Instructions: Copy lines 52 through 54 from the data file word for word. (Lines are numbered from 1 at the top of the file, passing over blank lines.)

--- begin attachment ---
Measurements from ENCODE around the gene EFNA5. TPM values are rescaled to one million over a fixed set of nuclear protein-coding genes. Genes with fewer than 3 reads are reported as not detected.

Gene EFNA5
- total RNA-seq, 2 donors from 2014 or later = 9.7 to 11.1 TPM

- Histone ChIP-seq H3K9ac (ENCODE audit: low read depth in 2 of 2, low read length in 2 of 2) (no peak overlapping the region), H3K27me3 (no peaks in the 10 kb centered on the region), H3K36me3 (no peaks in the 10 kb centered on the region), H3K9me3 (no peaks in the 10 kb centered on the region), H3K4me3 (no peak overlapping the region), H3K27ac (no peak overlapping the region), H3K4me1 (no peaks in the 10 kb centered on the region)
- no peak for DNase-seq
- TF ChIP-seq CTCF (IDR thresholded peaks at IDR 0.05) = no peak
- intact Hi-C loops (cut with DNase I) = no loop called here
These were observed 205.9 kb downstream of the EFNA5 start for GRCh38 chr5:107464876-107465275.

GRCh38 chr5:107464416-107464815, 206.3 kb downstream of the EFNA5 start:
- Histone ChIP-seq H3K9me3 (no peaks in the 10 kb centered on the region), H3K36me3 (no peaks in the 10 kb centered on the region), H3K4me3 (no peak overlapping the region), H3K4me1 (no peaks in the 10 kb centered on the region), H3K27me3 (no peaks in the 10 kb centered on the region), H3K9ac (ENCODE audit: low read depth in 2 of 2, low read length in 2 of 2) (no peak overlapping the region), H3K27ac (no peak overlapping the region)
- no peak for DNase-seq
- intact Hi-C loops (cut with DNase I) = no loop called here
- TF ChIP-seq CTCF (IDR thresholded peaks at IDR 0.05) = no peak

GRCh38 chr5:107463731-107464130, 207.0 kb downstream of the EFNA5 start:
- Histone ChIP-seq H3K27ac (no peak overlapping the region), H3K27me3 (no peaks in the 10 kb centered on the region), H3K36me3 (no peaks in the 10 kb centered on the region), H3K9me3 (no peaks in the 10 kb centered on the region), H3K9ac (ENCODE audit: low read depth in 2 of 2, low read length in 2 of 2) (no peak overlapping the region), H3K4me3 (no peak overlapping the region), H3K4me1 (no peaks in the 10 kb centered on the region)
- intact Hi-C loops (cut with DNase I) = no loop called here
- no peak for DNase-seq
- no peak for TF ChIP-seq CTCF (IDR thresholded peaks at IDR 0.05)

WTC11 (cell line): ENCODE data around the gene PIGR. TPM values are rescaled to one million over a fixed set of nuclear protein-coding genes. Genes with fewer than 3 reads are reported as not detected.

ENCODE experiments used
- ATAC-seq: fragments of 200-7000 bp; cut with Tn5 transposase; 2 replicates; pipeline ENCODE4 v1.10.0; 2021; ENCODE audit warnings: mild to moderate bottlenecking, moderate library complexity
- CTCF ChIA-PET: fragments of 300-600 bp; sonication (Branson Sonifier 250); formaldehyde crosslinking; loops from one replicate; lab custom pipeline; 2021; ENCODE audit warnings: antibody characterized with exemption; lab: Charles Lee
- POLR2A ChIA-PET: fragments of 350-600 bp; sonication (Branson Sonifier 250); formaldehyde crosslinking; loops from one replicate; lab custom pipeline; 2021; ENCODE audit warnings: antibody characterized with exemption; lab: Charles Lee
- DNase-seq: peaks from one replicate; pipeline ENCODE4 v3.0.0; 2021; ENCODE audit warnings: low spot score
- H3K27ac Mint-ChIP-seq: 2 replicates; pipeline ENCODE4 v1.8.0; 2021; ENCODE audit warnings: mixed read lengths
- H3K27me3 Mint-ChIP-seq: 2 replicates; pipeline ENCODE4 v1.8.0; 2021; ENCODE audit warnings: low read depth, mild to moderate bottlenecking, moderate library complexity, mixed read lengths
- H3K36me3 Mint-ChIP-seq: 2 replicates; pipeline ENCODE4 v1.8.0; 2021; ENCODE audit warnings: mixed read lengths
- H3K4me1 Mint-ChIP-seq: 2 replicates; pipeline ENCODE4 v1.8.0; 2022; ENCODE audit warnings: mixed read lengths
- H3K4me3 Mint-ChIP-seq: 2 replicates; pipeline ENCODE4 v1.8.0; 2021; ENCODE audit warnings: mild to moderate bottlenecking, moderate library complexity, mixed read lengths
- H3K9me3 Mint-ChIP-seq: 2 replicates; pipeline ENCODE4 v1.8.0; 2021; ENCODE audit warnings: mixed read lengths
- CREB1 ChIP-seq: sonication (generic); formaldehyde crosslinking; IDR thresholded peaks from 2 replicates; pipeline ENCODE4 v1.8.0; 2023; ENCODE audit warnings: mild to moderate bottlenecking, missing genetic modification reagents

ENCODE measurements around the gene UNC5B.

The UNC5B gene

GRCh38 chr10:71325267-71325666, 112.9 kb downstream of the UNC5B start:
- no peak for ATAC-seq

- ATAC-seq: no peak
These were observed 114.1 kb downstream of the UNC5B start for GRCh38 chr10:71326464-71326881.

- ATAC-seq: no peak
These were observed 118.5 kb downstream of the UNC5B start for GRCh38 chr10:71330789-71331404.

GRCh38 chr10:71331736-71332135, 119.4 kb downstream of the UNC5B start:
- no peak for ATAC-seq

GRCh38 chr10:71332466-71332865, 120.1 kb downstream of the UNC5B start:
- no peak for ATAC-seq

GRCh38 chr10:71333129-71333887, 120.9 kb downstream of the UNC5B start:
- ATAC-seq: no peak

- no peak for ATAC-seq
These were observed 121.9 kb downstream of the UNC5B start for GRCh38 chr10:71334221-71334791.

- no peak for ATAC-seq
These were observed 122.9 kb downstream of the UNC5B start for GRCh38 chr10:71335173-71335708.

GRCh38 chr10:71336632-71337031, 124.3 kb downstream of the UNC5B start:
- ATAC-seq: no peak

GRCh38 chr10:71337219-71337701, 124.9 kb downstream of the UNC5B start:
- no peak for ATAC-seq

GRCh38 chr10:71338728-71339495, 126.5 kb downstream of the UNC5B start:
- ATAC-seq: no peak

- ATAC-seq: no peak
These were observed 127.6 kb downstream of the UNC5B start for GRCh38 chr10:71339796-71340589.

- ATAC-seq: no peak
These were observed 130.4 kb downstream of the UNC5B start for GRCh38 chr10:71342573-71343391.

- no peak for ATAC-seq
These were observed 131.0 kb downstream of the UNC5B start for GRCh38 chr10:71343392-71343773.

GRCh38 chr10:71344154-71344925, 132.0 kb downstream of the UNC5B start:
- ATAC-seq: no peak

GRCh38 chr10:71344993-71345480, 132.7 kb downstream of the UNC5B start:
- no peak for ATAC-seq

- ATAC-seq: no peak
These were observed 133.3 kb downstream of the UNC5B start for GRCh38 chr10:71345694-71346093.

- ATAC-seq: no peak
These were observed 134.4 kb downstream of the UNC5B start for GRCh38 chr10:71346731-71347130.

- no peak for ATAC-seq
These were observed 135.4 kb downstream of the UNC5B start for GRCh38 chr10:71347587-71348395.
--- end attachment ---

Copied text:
GRCh38 chr10:71337219-71337701, 124.9 kb downstream of the UNC5B start:
- no peak for ATAC-seq

GRCh38 chr10:71338728-71339495, 126.5 kb downstream of the UNC5B start: